Satellite video offers an enhanced means to monitor river flow and provide earlier and more comprehensive flood warnings, claims a new study.
Scientists from the University of Glasgow say they have established a new method to measure water behaviour by analysing sensor data relayed from the orbit.
A team from the School of Geographical & Earth Sciences describes in Geophysical Research Letters how the method might boost or even replace current tools employed for environmental reporting.
With climate change contributing to more frequently unpredictable weather events, the technique could offer a more efficient and timely response, they say.
Standard practice for measuring river flow relies on stream gauges, that note discharge – the volume of water flowing past a particular point in a river second by. The method however can be both difficult and costly to implement and maintain, given that many sites are geographically remote.
Satellites mounted with video sensors present an image of much larger areas of land, to provide better information on developing floods. But only in 2022 was the technique been perfected by the researchers, using footage from a Chinese satellite to chart flooding on a 12-mile section of the Darling River in Tilpa, Australia.
By following the movement of visible surface features between frames in the video, the scientists were able to estimate the speed of the flow of the water.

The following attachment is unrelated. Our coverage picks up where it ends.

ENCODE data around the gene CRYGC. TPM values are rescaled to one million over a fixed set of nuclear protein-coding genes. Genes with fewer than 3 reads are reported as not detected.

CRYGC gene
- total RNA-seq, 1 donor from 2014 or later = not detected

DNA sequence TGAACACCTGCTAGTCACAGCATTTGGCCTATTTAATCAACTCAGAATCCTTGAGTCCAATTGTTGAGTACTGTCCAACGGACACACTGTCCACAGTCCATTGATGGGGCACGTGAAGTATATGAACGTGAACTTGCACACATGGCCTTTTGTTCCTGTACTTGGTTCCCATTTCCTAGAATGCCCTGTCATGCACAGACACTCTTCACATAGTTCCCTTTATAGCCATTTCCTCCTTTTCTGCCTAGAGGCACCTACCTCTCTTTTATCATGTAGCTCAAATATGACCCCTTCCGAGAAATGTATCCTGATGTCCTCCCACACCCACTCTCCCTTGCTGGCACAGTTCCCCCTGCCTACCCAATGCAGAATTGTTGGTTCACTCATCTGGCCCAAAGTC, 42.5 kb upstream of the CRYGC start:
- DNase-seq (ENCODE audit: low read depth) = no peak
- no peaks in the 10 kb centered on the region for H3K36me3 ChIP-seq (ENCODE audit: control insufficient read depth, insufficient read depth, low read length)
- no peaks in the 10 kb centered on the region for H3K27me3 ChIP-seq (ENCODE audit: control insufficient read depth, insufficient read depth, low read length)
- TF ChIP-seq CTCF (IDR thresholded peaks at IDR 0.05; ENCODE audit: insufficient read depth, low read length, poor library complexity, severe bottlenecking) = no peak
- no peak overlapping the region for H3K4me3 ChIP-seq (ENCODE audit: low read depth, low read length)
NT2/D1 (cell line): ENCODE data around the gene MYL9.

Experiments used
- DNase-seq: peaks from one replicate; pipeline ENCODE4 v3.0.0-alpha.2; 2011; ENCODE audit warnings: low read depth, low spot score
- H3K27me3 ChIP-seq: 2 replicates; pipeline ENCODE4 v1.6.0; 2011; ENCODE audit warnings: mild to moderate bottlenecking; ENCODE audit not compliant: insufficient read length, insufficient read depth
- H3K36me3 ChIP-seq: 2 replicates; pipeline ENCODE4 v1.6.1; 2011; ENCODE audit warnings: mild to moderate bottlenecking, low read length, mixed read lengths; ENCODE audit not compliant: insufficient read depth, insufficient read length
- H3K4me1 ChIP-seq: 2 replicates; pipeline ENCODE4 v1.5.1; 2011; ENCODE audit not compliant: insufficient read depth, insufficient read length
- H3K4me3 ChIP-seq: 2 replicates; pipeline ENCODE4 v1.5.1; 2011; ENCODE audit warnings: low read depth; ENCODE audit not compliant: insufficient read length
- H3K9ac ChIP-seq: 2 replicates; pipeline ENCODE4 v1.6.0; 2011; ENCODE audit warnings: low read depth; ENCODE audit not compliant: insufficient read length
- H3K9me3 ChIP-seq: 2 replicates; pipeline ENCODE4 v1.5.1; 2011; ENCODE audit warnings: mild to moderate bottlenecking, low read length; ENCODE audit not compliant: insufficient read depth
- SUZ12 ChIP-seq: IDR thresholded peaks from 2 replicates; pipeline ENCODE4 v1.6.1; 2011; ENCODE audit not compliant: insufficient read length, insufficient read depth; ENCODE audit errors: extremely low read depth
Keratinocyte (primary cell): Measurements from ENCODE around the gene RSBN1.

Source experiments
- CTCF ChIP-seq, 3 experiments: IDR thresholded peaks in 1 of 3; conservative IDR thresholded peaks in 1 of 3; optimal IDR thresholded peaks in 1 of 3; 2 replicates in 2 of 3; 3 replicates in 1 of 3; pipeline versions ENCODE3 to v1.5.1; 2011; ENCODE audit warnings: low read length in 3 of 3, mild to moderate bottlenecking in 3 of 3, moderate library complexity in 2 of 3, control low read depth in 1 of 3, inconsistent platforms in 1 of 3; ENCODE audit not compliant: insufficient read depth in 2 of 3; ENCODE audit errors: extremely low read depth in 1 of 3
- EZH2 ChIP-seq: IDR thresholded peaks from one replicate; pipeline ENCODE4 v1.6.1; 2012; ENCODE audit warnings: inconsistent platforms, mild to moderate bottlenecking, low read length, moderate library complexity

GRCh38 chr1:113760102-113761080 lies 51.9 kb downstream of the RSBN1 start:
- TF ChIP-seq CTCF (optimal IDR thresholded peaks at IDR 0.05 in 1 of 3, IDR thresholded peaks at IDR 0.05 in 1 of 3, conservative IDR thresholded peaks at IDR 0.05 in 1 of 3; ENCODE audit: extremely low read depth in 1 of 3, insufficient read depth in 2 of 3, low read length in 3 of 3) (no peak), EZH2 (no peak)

They paired the flow estimates with elevation maps of the flooded area, to estimate the flow discharge to within 15% of the local stream gauge measures in place along the site.
Corresponding author and PhD student Christopher Masafu, said that while almost a third of the world’s population is exposed to flood risk and fresh water availability threats, the lack of stream gauges and other instruments limited knowledge of flows and any potential risks during heavy rains.
“Satellites can be deployed anywhere around the world relatively cheaply and easily compared to the cost and effort of physically gauging all of those unmonitored rivers. However, their potential to measure river flows hasn’t been fully shown until this research, which is a really exciting breakthrough,” he commented.
Masafu’s supervisor professor and co-author Richard Williams said satellite offered the opportunity for real-time monitoring and high vantage points, with obvious benefits in emergencies.
He added: “What this technology allows us to do is mine that real-time video monitoring for even more useful information. That could help provide improved forecasts and warnings to help with on-the-ground planning during challenging situations.”
Dr Martin Hurst, co-supervisor and the third co-author cautioned that the technique had its limitations, notably that it can only be applied to footage ds without cloud cover.
“However, it’s a big step towards making satellite footage a valuable tool for measuring the discharge of rivers around the world in addition to traditional stream gauges. We’re looking forward to developing the technique further in future research,” he stated.